This week’s alumni dvar torah is by Rabbi Jesse Abelman
Tsaraat, leprosy, occupies a problematic place in our tradition. It, along with a host of other negaim, plagues, that can appear either on the human body or on inanimate objects such as buildings or textiles, are a cause of impurity which can only be purged through sacrifice and immersion in a mikvah. Unique among the causes of impurity, these plagues require the one stricken to leave the community for a designated amount of time before returning to take part in the purgation ritual. Hazal uniformly agree that tsaraat is a punishment for slander, exemplified by R. Yochanan b. Zakai’s statement to that effect in Arachin 15b, though there are many more examples. The value judgment imposed on metsoraim, those afflicted by tsaraat, by this opinion is remarkable. As Nehama Leibowitz pointed out with typical clarity and succinctness in her fourth essay on Parashat Tazria, “the Torah does not identify the terms ‘pure’ and ‘impure’ with the terms ‘good’ and ‘evil’ or ‘saint’ and ‘sinner.’” A mother is not in any sense wicked for giving birth, though she is impure afterward and the impurity must be purged. There is no judgment cast against a person who comes in contact with the dead, though touching a corpse causes impurity. Yet, in the case of tsaraat, we are asked to believe that it only afflicts the wicked, in particular slanderers.
The Haftara for Tazria cuts against Hazal‘s reading. We are told about Naaman, the general of Aram, that G-d had granted him victory. He was also a leper. Naaman approaches the prophet Elisha to be cured of his leprosy, and after a simple bath in the Jordan is cured, miraculously. The point of this story is to show G-d’s power to cure disease. No rationale is provided for his leprosy, and no repentance for sin is required for its cure.
Modern Bible scholarship is also reluctant to see Tsaraat as fundamentally different from other causes of impurity. Jacob Milgrom in his commentary on Leviticus argues that the overarching theme of the biblical impurity system is death. Everything that causes impurity has some relationship to death. Tsaraat causes the afflicted to have the appearance of a corpse, wasting away with his flesh coming off his body. This links it to corpses, which cause impurity. The loss of blood in menstruation and childbirth (paradoxically), as well as the emission of semen are the loss of lifeforce, which itself is a small step on the way to death. However, even Milgrom acknowledges that the Torah often does see tsaraat as a punishment, in particular in the case of Miriam, Moses’ sister who spoke against him. So we are left with the question: What is unique about Tsaraat? Why does it hold this particular place in our system of purity, that it alone is given to the sinner, to the person who speaks against another? Why is it associated with, if not evil, then at least venality, when everything tells us it should not be.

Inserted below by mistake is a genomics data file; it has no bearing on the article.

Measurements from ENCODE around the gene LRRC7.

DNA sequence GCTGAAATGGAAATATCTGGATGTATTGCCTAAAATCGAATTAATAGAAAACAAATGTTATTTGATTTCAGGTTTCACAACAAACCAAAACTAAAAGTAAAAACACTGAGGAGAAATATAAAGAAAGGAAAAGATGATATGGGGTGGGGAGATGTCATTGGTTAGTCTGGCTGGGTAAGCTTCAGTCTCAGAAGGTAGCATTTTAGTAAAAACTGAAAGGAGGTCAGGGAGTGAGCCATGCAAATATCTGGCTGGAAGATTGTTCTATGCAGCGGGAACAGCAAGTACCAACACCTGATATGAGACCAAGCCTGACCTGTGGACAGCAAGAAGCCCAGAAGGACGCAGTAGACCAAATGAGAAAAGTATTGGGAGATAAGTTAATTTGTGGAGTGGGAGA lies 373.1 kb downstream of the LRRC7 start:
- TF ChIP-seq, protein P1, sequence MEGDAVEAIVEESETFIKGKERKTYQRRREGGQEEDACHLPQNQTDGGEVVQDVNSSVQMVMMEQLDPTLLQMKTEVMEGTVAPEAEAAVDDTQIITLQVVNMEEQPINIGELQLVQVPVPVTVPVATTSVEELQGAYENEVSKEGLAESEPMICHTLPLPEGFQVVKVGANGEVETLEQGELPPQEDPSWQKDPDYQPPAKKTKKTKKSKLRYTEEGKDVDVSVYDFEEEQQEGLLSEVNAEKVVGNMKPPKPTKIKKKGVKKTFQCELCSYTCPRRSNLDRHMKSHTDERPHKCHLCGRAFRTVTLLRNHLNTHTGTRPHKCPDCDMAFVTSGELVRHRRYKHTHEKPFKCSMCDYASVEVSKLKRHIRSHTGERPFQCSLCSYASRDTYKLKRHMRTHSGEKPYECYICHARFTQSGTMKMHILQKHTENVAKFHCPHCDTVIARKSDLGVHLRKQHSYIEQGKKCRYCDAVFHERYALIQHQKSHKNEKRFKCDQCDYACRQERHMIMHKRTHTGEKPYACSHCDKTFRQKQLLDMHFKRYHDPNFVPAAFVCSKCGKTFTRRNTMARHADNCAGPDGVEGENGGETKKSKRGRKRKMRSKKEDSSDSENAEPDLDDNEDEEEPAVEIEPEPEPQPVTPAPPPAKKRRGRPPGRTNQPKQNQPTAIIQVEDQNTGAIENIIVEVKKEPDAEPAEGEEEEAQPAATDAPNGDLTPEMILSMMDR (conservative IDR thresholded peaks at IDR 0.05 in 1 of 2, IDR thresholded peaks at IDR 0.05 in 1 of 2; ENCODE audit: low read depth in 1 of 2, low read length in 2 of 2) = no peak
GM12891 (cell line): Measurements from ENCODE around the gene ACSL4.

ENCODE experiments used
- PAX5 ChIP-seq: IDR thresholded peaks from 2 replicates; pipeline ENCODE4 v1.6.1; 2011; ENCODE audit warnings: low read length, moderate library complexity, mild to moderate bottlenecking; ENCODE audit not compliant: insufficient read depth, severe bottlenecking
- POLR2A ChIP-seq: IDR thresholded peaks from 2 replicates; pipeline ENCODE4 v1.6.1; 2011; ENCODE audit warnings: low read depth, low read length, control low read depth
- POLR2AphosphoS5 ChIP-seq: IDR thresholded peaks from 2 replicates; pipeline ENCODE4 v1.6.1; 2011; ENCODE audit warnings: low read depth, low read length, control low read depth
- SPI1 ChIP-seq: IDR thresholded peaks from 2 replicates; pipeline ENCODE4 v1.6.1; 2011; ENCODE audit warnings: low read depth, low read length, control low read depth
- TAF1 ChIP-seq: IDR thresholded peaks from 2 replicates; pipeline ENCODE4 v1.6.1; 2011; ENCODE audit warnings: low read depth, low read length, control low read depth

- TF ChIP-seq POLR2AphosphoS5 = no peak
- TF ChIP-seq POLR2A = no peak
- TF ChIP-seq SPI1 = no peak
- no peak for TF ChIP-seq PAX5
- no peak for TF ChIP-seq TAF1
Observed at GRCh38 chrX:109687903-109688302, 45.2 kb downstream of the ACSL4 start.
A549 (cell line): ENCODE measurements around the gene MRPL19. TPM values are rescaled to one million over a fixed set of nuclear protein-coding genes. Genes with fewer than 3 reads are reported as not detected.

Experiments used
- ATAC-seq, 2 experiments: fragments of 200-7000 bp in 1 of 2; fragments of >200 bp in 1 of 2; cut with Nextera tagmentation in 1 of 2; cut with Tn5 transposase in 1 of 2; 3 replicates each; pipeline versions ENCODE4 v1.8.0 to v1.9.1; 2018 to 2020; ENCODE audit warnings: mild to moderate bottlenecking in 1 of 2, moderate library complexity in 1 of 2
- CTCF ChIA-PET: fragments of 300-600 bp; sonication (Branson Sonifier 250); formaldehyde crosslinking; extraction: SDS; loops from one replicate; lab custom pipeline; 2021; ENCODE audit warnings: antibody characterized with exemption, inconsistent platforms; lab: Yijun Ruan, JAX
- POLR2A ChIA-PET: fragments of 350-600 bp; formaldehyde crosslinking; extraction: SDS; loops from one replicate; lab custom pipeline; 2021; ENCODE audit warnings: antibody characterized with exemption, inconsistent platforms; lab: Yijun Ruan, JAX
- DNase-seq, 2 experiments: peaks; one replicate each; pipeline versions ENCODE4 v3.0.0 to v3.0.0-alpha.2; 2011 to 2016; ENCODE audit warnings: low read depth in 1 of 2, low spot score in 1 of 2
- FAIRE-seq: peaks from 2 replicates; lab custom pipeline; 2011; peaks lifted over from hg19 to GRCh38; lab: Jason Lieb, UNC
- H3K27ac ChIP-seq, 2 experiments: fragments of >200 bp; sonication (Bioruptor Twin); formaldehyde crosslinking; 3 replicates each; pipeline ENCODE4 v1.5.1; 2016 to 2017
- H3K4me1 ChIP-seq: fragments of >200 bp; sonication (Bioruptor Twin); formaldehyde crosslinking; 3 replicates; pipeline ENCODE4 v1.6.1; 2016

John Updike, writing about his struggles with the skin condition psoriasis (a condition that, in the interests of full disclosure, I will note that I share) in his essay “At War with my Skin,” speaks about the intense shame that he associated with revealing his scabbed patches of afflicted skin. The white flakes, the shedding, the unsightly red patches, they combined to create a distinct shame he felt he could not share with the world. As a child, he did not go swimming out of embarrassment. When he encountered his college swimming instructor thirty years later he writes that he “could scarcely manage politeness, his face so sharply brought back that old suppressed rich mix of chlorine and fear and brave grasping and naked, naked shame.” The memory of that exposure still traumatized him, decades later.
Updike’s shame reveals a key element of the human condition. He did not want to expose his unsightly skin to the world, but, as he writes, the world seemed relatively indifferent to it. Children did not mock him as a child; women did not seem to find him less attractive as an adult. Though his condition was obvious to others when he rolled up his sleeves, the only person it made a difference to was himself. This, I believe, is the secret of tsaraat, the key to its unique status in the purity system. The metsora is banished from the community before he can be purged of his impurity, the impurity he contracted through his sin. Tsaraat externalizes the sin, laying it bare for all the world to see, showing everybody that he is, however temporarily, an outsider. But, ironically, as obvious as it is, others are indifferent to it. They may notice the tsaraat, but they have no interest in creating shame. The shame experienced is internal, the exile self imposed. This is the power of tzaraat as punishment. God punishes us, by having us punish ourselves.
Rabbi Jesse Abelman (SBM 2009) is working towards a Ph.D in Medieval Jewish History at Yeshiva University and teaches at Ma’ayanot Yeshiva High School for Girls.